These units build on proven nuclear technology, while also incorporating improvements
in that technology.
The AP1000 pressurized water reactor works on the simple concept that, in the event of
a design-basis accident – such as a coolant pipe break – the plant is designed to achieve
and maintain safe shutdown condition without any operator action and without the need
for AC power or pumps. Instead of relying on active components such as diesel generators and pumps, the AP1000 relies on the natural forces of gravity, natural circulation and
compressed gases to keep the core containment from overheating.
The AP1000 requires less equipment and infrastructure to operate and maintain the
plant. Lower operating and maintenance requirements also save money in the form of
smaller maintenance staffs. The selection of proven components ensures a high degree
of reliability to reduce maintenance costs. Standardization of components reduces spare
parts inventories and streamlines training requirements, resulting in shorter maintenance
times. Additionally, built-in and online testing is provided for critical components.
• Because they generate heat from fission
rather than burning fuel, nuclear energy
facilities produce no greenhouse gases.
• Numerous studies demonstrate that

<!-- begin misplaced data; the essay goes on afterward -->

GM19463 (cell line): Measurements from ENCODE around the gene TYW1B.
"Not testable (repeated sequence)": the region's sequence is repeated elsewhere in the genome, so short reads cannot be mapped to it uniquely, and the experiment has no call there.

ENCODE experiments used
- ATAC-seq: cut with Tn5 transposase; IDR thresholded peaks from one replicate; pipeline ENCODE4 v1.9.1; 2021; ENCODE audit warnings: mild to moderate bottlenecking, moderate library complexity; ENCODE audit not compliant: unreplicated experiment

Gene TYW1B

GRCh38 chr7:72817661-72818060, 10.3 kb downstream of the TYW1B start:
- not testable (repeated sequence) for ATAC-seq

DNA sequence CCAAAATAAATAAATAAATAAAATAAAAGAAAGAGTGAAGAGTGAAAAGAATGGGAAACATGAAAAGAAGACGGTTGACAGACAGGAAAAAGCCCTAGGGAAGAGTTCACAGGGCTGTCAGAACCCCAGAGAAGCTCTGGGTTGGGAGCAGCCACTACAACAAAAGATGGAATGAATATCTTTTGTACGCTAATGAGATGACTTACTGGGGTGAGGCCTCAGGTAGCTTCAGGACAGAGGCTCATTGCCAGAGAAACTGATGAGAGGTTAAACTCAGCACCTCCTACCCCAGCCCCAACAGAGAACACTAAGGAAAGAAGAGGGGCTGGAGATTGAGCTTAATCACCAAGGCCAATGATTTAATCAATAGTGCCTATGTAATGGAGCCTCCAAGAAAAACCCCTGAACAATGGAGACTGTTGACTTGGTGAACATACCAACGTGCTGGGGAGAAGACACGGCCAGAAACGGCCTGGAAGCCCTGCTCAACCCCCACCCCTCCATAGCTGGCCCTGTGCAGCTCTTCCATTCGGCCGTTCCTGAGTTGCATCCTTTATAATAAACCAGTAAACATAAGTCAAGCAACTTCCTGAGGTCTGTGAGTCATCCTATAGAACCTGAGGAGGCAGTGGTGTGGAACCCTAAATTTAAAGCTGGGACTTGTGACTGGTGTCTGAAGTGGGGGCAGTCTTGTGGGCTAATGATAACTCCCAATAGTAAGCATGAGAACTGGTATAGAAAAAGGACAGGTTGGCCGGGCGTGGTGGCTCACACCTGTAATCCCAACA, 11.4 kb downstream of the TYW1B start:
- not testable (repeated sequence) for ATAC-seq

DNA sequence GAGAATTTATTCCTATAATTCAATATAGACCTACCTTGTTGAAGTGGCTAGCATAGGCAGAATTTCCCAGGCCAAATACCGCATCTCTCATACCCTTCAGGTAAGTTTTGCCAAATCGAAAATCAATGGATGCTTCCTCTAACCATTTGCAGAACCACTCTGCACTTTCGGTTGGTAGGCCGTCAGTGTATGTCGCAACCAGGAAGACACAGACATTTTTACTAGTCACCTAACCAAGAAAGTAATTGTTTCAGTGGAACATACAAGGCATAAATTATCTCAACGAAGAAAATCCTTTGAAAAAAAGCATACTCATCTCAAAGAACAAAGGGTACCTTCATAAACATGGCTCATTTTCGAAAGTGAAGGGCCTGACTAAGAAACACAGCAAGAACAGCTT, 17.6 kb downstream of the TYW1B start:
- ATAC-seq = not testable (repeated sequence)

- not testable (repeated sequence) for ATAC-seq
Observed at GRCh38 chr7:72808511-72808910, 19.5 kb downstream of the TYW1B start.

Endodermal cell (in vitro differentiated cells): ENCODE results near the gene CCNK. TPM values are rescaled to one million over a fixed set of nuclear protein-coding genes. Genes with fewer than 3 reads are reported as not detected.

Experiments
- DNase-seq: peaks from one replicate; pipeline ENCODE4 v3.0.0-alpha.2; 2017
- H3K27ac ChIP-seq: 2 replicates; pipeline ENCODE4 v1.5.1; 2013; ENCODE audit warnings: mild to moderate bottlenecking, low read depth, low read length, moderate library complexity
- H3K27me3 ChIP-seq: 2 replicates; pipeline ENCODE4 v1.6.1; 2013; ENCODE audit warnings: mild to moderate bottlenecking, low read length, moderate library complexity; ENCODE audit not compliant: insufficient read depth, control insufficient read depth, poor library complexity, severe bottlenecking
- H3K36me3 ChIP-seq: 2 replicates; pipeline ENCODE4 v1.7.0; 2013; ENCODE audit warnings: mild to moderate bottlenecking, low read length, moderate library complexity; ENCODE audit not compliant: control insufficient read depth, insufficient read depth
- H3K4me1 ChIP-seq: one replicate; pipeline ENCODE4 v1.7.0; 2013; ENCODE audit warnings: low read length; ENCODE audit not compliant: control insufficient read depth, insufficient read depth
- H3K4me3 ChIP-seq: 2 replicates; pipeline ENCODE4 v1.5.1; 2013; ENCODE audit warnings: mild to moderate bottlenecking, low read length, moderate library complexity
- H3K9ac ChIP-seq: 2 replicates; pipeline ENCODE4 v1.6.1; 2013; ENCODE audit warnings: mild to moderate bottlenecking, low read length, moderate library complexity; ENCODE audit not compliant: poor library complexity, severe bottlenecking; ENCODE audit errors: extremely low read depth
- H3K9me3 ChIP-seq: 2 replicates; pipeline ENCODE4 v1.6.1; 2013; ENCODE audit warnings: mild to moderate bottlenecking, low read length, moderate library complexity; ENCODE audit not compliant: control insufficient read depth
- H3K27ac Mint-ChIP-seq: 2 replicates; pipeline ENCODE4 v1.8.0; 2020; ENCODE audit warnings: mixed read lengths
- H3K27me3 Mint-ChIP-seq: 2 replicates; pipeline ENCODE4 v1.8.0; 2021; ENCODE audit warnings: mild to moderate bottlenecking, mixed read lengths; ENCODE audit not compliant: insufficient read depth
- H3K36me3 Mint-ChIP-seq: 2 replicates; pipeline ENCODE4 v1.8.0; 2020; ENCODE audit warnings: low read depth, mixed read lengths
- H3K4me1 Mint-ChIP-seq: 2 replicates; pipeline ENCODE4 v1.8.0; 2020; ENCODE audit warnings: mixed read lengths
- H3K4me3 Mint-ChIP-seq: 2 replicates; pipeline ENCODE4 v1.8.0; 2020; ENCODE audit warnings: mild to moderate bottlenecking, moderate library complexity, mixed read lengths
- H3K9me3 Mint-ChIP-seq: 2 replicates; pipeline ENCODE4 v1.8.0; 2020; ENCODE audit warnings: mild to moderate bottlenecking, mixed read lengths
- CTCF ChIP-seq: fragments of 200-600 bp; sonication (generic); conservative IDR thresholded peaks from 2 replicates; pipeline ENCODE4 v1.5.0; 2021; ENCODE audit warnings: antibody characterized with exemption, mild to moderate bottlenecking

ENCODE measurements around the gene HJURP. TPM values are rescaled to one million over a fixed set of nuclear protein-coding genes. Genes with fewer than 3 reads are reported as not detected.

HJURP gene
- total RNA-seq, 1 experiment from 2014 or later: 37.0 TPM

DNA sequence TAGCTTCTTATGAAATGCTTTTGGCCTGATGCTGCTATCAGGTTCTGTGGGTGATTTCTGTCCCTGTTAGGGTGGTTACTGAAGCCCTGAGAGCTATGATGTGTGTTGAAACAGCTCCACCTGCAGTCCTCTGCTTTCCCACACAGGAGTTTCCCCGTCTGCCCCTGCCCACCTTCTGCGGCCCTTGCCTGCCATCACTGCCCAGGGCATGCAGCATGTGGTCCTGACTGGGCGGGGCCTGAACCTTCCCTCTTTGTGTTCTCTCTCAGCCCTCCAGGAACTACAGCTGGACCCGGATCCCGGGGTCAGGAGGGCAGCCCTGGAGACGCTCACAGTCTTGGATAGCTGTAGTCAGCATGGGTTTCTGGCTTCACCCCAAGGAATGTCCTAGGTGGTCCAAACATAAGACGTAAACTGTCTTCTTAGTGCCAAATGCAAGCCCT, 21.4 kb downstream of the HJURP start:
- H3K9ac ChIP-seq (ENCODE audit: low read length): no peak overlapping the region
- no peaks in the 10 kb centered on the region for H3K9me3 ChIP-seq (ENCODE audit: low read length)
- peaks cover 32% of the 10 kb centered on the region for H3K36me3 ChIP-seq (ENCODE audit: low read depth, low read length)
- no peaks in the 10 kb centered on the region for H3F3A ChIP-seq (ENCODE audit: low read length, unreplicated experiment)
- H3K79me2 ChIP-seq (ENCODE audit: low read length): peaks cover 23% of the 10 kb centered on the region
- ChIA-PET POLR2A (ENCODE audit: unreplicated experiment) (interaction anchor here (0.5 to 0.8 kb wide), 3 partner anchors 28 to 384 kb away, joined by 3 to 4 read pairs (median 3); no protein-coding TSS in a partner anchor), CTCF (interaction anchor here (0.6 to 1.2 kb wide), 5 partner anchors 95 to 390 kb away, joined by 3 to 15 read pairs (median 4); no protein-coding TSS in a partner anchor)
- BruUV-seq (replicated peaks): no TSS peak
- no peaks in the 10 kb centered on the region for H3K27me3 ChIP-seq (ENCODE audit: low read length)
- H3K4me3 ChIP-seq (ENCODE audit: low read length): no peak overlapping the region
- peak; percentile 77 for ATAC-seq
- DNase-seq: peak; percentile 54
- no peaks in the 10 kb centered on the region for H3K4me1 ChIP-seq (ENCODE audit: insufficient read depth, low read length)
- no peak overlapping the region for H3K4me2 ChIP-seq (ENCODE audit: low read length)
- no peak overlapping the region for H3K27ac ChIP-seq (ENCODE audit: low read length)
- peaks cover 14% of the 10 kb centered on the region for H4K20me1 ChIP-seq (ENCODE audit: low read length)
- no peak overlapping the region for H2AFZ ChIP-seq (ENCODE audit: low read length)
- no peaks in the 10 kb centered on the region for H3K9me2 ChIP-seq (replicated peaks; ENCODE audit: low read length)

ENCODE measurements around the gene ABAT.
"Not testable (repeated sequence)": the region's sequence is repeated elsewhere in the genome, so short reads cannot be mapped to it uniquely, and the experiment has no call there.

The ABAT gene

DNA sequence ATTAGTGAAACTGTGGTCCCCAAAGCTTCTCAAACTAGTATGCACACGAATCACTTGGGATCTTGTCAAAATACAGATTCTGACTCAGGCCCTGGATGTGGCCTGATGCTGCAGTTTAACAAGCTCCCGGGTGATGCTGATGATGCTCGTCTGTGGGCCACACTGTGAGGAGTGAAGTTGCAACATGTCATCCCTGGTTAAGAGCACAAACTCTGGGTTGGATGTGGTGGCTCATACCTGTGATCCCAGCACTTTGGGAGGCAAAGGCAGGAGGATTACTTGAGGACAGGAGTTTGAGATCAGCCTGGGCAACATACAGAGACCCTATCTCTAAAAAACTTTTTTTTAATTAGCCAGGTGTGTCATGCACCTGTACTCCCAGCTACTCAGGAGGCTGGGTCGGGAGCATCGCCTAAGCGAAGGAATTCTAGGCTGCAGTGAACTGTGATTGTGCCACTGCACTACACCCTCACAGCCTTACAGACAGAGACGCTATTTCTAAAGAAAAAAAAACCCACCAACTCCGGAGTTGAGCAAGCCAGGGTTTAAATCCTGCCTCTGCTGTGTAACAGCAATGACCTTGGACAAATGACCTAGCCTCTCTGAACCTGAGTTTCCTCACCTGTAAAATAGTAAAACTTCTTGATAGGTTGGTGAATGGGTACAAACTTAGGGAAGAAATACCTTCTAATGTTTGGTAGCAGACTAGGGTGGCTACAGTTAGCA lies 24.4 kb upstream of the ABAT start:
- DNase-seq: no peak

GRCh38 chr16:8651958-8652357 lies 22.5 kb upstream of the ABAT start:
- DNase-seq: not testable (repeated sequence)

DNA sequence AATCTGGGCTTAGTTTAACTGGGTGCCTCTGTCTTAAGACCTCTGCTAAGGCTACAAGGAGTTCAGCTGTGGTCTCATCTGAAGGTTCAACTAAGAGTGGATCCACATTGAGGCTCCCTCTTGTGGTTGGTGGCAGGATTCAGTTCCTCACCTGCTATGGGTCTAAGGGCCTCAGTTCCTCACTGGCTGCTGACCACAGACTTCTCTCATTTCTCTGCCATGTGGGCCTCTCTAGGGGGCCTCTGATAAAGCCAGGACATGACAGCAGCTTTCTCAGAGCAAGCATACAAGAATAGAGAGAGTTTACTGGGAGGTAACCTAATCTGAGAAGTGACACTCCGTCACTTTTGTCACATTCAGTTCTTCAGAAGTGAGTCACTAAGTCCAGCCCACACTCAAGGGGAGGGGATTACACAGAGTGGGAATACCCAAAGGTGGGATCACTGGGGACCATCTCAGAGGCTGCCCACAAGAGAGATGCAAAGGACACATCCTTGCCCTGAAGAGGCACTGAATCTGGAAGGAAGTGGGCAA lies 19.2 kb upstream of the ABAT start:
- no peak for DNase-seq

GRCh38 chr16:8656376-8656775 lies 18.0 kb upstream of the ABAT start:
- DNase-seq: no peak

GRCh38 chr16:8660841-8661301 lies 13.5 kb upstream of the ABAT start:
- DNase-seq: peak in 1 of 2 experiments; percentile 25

nuclear energy life-cycle emissions are
comparable to renewable forms of generation, such as wind and hydropower,
and far less than those of coal or natural
gas-fueled power plants.
• One nuclear energy facility provides
enough electricity every day for more than
a half-million homes while emitting less
carbon than a hybrid automobile.
• For a 2,200 megawatt facility, nuclear
uses about a 2,000-acre footprint compared
with 11,000 acres for solar energy and
110,000 acres for a similar-sized wind farm.
• $10 billion capital investment in Georgia
•More than 5,000 on-site construction jobs
• 800 permanent jobs
• Plant Vogtle owners Georgia Power,
Oglethorpe Power, Municipal Electric
Authority of Georgia and Dalton Utilities
paid more than $45 million in 2014 property taxes to Burke County.
• The Vogtle 3 and 4 project is projected
to have less of an impact on customer
rates than originally anticipated. Originally
certified assuming a 12 percent increase
in customer rates, the overall impact on
customer rates is currently projected to